HORLOGES TEMPS REEL

http://web.archive.org/web/20130128031622/http://www.bccmp.com/mazzetti/pagine/MA10xx.html National's MA10xx Alarm Clock Modules

If it does not concern to you the ability of a clock to be able to place itself perhaps but mainly around running accuracy, would be a DS3231 (temperature-compensated RTC) http://www.maxim-ic.com/datasheet/index.mvp/id/4627 something for you. Even if one does not use clock functionality, it is still an oscillator, which knows any clock praying documents. The thing runs here for months, without a noticeable deviation to a radio clock.

http://pdfserv.maxim-ic.com/en/ds/DS32kHz.pdf

http://www.ladyada.net/make/icetube/design.html

http://eu.st.com/stonline/prodpres/memory/selector/mpge_a40.htm Timekeeper(R) SRAM Thats a SRAM + RTC + BATTERY

http://www.pdixtal.com/ Oscillateur pour environnements sévères Série OC8037 de Precision Devices

48MHz Crystal

http://www.atmel.com/dyn/resources/prod_documents/doc397c496b2072e.pdf TEMIC ANM032 How to use a Third overtone crystal with a 80C51 Family Microcontroller


Murata XRCGB48M000F0L00R0, $0,35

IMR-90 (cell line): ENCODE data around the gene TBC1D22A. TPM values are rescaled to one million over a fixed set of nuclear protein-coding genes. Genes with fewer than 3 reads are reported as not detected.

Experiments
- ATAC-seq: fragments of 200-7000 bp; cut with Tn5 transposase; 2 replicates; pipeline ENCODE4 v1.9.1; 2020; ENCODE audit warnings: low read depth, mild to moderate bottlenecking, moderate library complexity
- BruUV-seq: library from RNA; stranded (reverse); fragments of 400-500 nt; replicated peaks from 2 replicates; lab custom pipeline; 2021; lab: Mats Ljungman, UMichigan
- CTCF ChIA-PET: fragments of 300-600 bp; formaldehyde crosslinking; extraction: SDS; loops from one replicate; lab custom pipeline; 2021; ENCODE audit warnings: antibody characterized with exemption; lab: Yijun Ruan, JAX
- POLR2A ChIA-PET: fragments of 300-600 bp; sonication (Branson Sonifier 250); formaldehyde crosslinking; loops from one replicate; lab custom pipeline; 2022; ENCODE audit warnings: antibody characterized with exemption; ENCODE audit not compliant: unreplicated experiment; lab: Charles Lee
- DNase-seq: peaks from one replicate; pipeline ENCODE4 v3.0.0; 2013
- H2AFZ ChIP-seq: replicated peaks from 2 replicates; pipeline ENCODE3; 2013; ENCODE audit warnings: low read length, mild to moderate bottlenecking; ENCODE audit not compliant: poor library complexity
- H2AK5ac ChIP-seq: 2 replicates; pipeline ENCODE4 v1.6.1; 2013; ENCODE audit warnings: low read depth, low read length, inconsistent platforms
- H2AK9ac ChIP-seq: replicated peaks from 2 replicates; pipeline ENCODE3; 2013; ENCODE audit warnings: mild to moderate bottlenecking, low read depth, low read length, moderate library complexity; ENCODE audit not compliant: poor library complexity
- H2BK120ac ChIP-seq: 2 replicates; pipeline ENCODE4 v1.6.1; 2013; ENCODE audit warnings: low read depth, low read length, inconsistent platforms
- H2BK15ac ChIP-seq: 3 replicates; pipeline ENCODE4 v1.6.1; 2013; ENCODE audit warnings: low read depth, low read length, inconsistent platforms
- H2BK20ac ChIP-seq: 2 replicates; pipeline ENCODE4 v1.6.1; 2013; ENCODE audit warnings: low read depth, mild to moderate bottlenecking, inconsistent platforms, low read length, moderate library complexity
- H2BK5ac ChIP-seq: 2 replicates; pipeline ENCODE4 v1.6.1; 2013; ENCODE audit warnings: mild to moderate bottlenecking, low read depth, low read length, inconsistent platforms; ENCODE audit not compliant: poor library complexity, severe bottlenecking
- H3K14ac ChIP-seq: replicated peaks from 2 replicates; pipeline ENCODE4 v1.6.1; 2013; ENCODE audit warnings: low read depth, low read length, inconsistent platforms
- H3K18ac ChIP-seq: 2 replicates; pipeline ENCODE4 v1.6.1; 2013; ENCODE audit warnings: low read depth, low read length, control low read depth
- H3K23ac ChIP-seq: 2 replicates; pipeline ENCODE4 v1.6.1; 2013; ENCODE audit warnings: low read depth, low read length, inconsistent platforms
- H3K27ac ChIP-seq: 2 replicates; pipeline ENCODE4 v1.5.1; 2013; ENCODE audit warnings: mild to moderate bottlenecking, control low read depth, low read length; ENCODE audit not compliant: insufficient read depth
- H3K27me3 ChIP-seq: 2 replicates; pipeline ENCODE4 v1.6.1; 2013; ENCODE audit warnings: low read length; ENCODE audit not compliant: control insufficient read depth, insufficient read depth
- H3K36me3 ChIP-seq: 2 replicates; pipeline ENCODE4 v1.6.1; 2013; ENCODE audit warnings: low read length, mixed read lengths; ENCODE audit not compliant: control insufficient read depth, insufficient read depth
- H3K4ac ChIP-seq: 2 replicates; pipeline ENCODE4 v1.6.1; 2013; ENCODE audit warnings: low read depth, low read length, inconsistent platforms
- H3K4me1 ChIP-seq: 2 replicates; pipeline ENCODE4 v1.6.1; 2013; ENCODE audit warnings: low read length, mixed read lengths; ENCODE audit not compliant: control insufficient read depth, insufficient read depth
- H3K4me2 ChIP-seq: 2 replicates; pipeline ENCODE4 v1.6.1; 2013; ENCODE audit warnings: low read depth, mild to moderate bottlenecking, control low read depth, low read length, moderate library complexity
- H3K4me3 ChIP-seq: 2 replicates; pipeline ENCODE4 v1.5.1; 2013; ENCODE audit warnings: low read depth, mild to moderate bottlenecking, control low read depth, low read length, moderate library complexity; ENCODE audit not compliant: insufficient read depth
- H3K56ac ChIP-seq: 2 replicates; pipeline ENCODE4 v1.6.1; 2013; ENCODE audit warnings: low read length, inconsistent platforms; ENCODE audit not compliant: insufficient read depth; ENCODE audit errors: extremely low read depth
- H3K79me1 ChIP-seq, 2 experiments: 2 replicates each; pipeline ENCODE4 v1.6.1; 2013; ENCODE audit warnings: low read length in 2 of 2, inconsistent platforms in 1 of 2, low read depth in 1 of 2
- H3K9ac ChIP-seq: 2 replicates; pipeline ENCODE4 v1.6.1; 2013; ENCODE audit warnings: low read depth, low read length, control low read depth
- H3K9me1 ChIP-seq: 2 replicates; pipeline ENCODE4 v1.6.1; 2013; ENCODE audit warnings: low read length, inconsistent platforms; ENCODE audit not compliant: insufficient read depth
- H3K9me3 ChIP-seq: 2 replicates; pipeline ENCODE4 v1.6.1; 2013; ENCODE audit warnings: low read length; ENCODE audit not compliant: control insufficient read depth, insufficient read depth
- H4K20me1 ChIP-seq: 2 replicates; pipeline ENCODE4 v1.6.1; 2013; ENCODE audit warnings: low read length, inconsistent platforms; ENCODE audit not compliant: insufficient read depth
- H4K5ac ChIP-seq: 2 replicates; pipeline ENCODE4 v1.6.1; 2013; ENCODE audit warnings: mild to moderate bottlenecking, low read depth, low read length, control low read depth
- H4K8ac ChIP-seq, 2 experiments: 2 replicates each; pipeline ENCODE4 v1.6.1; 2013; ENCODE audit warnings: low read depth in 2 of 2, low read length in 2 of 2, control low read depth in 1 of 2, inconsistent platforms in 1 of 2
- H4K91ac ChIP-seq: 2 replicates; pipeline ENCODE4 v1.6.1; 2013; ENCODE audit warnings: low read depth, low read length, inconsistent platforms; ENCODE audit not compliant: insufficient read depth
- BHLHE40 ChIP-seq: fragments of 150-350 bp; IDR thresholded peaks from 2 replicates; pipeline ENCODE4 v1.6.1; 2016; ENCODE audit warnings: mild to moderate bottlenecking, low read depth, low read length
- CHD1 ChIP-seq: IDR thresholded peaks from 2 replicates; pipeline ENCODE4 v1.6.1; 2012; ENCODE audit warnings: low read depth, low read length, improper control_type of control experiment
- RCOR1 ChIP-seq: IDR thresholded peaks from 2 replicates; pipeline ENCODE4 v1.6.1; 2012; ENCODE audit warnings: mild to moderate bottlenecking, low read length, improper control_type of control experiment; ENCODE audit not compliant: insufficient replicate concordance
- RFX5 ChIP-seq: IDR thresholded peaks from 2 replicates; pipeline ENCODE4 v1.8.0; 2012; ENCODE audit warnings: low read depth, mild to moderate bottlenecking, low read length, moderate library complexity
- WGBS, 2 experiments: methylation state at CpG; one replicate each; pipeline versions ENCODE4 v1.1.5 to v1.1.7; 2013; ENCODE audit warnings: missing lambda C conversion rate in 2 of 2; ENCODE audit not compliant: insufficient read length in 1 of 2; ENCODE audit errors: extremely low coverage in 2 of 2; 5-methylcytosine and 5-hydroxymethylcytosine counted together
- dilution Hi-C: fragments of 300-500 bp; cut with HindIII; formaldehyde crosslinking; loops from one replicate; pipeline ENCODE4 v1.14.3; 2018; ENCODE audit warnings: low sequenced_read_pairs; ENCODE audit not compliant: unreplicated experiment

http://www.murata-europe.com/distributors/distger.html

      X1      X2
      |       |
      +--1M---+
      |       |
      |      1M
      +-Xtal--+
      |       |
     15pf    15pf
      |       |
     GND     GND

http://www.abracon.com/Resonators/ABMM2.pdf
 

Days in a year: http://en.wikipedia.org/wiki/Year#Calendar_year
Simplified answer: about 365.2425 days. The ancient Romans approximated
this as 365.25 days, handled with a 365-day calendar plus 1 leap day
added every 4 years, the so-called Julian calendar. The discrepancy
built up over the centuries til it was adjusted in the 18th century
(depending on where you were), by skipping 11 days and changing the leap
year algorithm slightly, giving the Gregorian calendar now in use.

Try the Unix command "cal 9 1752" or see:
http://en.wikipedia.org/wiki/Old_Style_1752

Months in a year: I think this is supposed to be the one everyone gets
right, i.e. 12, but of course I'm suspicious. I've heard that the one
thing that's really stayed constant is 7, the number of days in a week.

Hours in a day: varies slightly, but the period of the earth's rotation
(sidereal day) is about 23.9344699 hours (23h 56m 4.09 sec). The solar
day is slightly longer (averages just a tiny bit over 24h) but its
length varies with the season:
http://en.wikipedia.org/wiki/Solar_time

Seconds in a minute: 60 but sometimes there is a forward or backward
leap second. http://en.wikipedia.org/wiki/Leap_second

Quartz - Crystals - Oscillators:

http://www.klove.nl/

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M--j: 23 novembre, 2014

matthieu.benoit@free.fr